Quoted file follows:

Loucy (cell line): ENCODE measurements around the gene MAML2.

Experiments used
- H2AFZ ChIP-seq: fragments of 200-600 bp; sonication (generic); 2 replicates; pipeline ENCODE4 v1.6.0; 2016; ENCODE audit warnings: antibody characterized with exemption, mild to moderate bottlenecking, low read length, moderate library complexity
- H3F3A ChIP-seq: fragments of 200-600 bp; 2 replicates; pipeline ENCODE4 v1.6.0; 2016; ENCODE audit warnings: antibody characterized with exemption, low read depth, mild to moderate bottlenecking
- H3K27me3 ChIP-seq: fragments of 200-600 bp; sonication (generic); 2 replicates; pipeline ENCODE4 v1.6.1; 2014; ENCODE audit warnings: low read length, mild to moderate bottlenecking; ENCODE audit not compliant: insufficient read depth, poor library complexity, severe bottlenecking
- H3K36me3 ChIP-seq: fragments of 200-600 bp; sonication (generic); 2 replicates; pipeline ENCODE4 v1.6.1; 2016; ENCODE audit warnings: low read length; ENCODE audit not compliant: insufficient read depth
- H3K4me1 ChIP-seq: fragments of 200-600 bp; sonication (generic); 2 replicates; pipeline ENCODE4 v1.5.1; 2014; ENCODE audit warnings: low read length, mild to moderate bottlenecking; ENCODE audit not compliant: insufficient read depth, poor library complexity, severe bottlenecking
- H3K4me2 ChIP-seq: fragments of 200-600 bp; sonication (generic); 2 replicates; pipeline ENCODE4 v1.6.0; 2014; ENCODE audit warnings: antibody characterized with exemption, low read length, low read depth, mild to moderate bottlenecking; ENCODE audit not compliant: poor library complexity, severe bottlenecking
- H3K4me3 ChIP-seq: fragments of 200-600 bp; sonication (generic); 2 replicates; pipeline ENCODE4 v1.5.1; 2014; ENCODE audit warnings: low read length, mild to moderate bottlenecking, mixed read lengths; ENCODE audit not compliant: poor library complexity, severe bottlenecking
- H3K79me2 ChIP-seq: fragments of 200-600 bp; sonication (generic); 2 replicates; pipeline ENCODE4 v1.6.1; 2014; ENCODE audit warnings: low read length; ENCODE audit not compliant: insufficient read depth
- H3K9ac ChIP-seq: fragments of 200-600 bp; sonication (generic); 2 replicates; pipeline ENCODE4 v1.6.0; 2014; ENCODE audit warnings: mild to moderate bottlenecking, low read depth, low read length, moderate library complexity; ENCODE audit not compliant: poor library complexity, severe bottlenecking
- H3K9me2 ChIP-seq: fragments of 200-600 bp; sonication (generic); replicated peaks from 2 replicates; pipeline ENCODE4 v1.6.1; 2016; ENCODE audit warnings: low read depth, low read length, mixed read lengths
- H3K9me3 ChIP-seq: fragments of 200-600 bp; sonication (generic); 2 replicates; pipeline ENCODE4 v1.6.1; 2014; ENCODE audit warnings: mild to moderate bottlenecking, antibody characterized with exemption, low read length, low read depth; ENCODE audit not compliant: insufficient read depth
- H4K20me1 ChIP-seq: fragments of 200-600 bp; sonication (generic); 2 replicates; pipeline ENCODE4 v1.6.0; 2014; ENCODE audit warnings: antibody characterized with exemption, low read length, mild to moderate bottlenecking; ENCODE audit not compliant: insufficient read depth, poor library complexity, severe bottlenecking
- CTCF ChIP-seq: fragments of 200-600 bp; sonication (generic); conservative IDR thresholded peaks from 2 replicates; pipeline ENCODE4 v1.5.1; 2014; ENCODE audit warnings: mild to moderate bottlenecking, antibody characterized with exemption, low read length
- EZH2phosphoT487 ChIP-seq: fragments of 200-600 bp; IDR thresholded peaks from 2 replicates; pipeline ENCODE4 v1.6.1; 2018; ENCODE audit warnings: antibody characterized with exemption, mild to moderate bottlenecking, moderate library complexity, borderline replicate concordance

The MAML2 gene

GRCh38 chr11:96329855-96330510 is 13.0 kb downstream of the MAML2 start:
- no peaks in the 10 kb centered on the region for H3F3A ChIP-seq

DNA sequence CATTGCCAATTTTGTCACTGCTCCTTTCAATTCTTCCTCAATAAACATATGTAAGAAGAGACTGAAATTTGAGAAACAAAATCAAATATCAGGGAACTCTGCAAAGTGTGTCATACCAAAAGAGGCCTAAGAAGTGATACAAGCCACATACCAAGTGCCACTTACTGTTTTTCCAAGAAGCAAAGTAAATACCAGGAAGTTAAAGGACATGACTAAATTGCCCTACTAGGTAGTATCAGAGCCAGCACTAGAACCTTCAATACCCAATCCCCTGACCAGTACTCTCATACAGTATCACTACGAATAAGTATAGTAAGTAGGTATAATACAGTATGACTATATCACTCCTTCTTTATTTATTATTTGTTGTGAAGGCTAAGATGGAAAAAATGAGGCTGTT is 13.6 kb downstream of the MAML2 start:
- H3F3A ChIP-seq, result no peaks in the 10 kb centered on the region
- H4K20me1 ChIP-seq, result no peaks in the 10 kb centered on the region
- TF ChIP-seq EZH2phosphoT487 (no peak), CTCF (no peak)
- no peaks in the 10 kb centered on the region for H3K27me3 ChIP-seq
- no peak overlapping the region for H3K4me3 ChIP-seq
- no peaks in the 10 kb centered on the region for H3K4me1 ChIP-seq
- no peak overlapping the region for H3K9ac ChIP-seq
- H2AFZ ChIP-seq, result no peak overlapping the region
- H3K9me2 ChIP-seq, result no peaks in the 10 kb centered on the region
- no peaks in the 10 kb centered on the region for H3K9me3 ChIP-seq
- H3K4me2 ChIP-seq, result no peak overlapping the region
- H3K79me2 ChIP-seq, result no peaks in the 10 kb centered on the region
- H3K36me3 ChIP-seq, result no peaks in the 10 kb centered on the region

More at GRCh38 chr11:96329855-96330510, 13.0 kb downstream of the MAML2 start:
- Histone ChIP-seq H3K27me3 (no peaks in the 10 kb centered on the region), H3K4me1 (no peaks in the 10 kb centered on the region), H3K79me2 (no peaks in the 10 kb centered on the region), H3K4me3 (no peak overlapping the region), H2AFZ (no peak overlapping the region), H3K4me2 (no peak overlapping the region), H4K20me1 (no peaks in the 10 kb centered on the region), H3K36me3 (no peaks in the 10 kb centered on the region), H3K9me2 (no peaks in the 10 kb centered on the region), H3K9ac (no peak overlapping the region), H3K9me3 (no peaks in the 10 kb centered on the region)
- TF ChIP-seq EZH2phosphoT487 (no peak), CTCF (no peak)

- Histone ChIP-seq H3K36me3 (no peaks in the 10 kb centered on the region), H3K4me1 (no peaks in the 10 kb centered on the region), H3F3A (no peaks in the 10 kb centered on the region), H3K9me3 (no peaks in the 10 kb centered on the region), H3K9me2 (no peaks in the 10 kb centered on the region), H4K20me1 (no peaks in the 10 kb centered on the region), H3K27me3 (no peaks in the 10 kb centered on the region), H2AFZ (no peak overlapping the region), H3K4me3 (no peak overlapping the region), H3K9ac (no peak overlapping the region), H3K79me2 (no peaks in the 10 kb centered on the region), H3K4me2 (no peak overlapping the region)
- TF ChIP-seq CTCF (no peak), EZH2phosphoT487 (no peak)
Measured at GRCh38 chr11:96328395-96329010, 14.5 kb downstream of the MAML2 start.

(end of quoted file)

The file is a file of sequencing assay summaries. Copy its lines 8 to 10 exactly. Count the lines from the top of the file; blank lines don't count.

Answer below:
- H3K4me2 ChIP-seq: fragments of 200-600 bp; sonication (generic); 2 replicates; pipeline ENCODE4 v1.6.0; 2014; ENCODE audit warnings: antibody characterized with exemption, low read length, low read depth, mild to moderate bottlenecking; ENCODE audit not compliant: poor library complexity, severe bottlenecking
- H3K4me3 ChIP-seq: fragments of 200-600 bp; sonication (generic); 2 replicates; pipeline ENCODE4 v1.5.1; 2014; ENCODE audit warnings: low read length, mild to moderate bottlenecking, mixed read lengths; ENCODE audit not compliant: poor library complexity, severe bottlenecking
- H3K79me2 ChIP-seq: fragments of 200-600 bp; sonication (generic); 2 replicates; pipeline ENCODE4 v1.6.1; 2014; ENCODE audit warnings: low read length; ENCODE audit not compliant: insufficient read depth